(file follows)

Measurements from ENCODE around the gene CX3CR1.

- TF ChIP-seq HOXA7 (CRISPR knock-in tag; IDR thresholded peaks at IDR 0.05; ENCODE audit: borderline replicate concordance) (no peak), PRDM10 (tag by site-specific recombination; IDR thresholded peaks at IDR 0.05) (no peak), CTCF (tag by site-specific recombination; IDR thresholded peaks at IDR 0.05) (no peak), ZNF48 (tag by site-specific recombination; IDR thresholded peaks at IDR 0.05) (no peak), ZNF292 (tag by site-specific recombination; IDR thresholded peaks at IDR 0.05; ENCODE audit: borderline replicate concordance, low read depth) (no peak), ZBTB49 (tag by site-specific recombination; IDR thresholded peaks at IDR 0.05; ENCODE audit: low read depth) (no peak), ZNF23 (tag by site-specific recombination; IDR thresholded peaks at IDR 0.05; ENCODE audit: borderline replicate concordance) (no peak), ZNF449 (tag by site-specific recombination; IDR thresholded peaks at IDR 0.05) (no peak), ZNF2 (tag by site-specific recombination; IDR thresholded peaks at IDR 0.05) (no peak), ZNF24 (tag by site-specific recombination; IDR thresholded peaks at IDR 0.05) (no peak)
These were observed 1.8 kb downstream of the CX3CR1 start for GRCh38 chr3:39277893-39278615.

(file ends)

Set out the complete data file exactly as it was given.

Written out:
Measurements from ENCODE around the gene CX3CR1.

- TF ChIP-seq HOXA7 (CRISPR knock-in tag; IDR thresholded peaks at IDR 0.05; ENCODE audit: borderline replicate concordance) (no peak), PRDM10 (tag by site-specific recombination; IDR thresholded peaks at IDR 0.05) (no peak), CTCF (tag by site-specific recombination; IDR thresholded peaks at IDR 0.05) (no peak), ZNF48 (tag by site-specific recombination; IDR thresholded peaks at IDR 0.05) (no peak), ZNF292 (tag by site-specific recombination; IDR thresholded peaks at IDR 0.05; ENCODE audit: borderline replicate concordance, low read depth) (no peak), ZBTB49 (tag by site-specific recombination; IDR thresholded peaks at IDR 0.05; ENCODE audit: low read depth) (no peak), ZNF23 (tag by site-specific recombination; IDR thresholded peaks at IDR 0.05; ENCODE audit: borderline replicate concordance) (no peak), ZNF449 (tag by site-specific recombination; IDR thresholded peaks at IDR 0.05) (no peak), ZNF2 (tag by site-specific recombination; IDR thresholded peaks at IDR 0.05) (no peak), ZNF24 (tag by site-specific recombination; IDR thresholded peaks at IDR 0.05) (no peak)
These were observed 1.8 kb downstream of the CX3CR1 start for GRCh38 chr3:39277893-39278615.